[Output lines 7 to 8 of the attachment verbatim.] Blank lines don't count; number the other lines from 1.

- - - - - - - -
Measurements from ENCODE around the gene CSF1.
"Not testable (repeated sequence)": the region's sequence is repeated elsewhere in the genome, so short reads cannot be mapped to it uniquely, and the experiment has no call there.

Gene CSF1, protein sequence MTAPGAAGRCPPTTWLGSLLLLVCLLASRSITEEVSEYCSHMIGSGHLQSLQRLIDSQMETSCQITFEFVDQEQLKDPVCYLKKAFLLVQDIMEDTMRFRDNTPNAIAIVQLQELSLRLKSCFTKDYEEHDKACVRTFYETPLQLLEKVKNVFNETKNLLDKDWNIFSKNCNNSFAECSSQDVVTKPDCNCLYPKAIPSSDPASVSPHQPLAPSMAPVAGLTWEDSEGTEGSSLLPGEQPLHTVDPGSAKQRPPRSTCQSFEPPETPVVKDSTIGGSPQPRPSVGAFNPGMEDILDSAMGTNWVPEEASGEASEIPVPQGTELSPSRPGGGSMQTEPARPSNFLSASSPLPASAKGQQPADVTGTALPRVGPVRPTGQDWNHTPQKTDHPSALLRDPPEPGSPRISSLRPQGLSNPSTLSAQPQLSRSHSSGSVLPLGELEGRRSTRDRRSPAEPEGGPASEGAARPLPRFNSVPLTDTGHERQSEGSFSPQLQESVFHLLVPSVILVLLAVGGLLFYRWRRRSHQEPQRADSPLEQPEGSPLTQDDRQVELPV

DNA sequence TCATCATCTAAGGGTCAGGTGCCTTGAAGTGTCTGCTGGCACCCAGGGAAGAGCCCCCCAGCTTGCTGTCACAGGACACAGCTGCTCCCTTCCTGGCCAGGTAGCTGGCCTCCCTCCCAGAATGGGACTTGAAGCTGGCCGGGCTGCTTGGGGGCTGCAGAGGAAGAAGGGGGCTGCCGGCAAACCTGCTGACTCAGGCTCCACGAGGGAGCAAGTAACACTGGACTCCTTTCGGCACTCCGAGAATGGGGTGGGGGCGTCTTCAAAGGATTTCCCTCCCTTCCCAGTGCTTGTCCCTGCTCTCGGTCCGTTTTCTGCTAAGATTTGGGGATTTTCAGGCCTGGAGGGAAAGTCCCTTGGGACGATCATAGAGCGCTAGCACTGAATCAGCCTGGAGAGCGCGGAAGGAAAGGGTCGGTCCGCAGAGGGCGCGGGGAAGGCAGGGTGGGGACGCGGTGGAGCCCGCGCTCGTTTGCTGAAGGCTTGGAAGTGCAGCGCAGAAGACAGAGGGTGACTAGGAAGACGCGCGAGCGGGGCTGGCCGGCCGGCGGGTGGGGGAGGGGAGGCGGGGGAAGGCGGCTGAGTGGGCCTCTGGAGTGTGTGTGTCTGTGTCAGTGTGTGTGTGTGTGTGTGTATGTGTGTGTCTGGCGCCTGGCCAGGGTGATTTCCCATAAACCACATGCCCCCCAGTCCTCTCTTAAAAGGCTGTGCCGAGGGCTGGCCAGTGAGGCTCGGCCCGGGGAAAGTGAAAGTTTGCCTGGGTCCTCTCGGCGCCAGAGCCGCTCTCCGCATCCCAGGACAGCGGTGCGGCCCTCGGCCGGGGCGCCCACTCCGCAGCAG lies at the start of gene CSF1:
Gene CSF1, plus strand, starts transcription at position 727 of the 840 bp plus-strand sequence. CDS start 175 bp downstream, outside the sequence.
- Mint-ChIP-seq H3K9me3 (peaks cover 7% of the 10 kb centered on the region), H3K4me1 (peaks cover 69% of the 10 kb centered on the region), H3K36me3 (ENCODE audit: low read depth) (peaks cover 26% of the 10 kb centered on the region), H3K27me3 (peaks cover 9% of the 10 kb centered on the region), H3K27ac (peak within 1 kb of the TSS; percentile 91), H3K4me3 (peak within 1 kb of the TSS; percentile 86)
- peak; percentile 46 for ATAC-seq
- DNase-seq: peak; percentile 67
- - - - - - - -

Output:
- peak; percentile 46 for ATAC-seq
- DNase-seq: peak; percentile 67